Microsoft Shuffle Makes Room for Developers
The change which will have primary impact will be that Eric Rudder, Microsoft Corp.s senior vice president of Server and Tools, will be taking on a new role. Rudder will be working directly for Bill Gates, the software giants chairman and chief software architect.
Company officials said Rudder will focus on some of Microsofts leading advanced development efforts as well as the companys overall technical strategy.
Rudder will move into his new role following the launch of Visual Studio 2005 and SQL Server 2005 in November, the company said.
In an e-mail to Microsoft employees describing the reorganization, Microsoft CEO Steve Ballmer wrote: "Were also announcing that Eric Rudder will be taking on a new role working directly for Bill, focusing on some of the companys key advanced development efforts as well as overall technical strategy.
"Eric has done a great job of driving broad usage of .Net with developers and has led incredible growth and success of the server and tools business."
Microsoft officials said that under the reorganization the new Microsoft Platform Products & Services Division will be led by Kevin Johnson and Jim Allchin as co-presidents; Jeff Raikes will be president of the Microsoft Business Division; and Robbie Bach has been named as president of Microsoft Entertainment & Devices Division.
Ray Ozzie will expand his role as chief technical officer by assuming responsibility for helping drive the companys software-based services strategy and execution across all three divisions, Microsoft said.
Rudder has been championed as the heir apparent to Gates by some observers, particularly in terms of his technology vision, should Gates ever step down.
"I dont think dev [the developer division] changes much if Rudders Server and Tools division is still intact within Kevins organization," said Michael Goulde, an analyst with Forrester Inc. who spent a few years as a strategist at Microsoft. "And Windows client and server are now more tied together than ever."
Meanwhile, Joe Wilcox, a Washington-based analyst with Jupiter Research of Jupitermedia Corp., said he thinks the reorganization positions Microsoft to launch a much bigger strategy based on its MSN brand.
"This means MSN gets a bigger role," Wilcox said. "It looks like Microsoft is taking Google, Salesforce.com and all those guys talking about Web 2.0 very seriously. I see MSN emerging as another development platform with a significant emphasis on services. And by aligning it with Windows, there will be services aligned with the core asset and protecting it."
Meanwhile, Microsoft also announced that Jim Allchin, former group vice president of platforms and newly announced co-president of the new Microsoft Platform Products & Services Division, will retire at the end of calendar year 2006.
Allchin has been Microsofts leading guru, defender and promoter of the Windows platform for years.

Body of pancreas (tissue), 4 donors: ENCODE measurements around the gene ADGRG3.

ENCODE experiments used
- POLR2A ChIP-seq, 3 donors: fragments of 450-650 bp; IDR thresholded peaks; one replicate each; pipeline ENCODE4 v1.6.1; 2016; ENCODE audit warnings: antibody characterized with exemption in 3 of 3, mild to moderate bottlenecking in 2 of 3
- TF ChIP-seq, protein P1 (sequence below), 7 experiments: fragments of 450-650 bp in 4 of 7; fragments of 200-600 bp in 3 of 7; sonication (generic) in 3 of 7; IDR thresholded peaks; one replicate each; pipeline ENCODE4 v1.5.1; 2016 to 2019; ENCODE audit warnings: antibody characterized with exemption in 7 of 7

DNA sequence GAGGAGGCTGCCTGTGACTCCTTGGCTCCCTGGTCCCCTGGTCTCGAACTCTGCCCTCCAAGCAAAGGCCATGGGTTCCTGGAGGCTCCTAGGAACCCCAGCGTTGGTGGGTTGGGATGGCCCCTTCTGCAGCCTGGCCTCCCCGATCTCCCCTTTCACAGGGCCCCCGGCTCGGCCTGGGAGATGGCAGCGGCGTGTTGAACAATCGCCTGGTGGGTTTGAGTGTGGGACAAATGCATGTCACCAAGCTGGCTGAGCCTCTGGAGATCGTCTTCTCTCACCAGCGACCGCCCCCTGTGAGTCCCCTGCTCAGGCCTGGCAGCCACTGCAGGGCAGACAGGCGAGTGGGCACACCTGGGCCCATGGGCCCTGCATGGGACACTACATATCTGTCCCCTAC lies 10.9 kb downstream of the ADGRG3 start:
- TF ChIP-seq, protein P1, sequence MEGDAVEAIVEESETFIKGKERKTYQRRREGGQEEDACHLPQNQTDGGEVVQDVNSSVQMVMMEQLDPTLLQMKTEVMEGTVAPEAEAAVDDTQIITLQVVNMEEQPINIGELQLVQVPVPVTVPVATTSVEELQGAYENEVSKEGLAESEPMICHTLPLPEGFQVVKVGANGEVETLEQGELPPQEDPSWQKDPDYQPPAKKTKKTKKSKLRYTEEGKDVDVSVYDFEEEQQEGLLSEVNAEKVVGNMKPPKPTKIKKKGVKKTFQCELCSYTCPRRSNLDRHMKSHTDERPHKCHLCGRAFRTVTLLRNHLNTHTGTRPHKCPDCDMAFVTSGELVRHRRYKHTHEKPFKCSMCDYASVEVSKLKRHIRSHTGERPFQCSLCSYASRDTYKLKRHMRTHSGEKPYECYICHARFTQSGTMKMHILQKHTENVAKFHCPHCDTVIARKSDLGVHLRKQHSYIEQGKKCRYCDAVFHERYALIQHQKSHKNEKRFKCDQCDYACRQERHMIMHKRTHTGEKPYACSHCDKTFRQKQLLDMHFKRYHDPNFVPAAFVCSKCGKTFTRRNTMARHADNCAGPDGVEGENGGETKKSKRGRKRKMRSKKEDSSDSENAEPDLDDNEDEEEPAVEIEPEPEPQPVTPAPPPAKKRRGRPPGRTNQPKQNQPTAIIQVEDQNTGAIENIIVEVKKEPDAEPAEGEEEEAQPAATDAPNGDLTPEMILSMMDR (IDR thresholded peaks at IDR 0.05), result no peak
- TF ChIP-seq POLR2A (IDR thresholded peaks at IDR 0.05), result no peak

"This is a personal decision that Jim has spent a great deal of time thinking about and that I know was a difficult one for him to make," Ballmer said in his e-mail. "Jim and Kevin Johnson, who will succeed Jim, will serve as co-presidents until Jims retirement next year.
"I know I speak for the entire Microsoft family when I say how proud we are of Jims accomplishments here. Jim has had an immeasurable impact on our success. Millions of customers are able to realize their potential everyday thanks to software on which Jim was a key visionary and design architect. Of course, well celebrate Jims great contributions closer to when he actually retires."
Goulde said he will wait and see what the reorganization produces.
"The reorganization will do little or nothing by itself to accelerate decisions or speed time to market of products," he said. "How many layers of management are they taking out and what are they doing to empower program and product managers and reduce the number of reviews a plan has to go through before it gets a green light?
"On the other hand, Allchins retirement could have a profound affect on Microsofts future, as he is the strongest proponent of the Defend the Windows brand at all costs strategy. With Allchin gone, Hell could get flash-frozen."
In fact, in an interview with Allchin at last weeks Microsoft PDC (Professional Developers Conference) in Los Angeles, eWEEK asked him which is more important to the companys overall strategy: fostering Microsofts relationship with developers who build on the Microsoft platform, or protecting the Windows franchise. Allchin said the two go hand-in hand.
"Well, developers do want to touch a lot of customers," he said. "We have to make our platform very popular in order for them to do that. If we make their jobs easier then theyll be more likely to stay on the Windows platform. At the same time, we have to listen to them and forget about competitors in terms of the platform.
"Theres a bunch of old installed base systems that those customers often want to run on. So we spend so much time on app compatibility and reach were trying to make their job easier, and I think thats a winning strategy for them and also for Windows. If they can have their application show up on a Smart Phone using Microsoft technology, and also show up on a Tablet and the Media Center and the regular desktop and make it simple for them, thats good for us."
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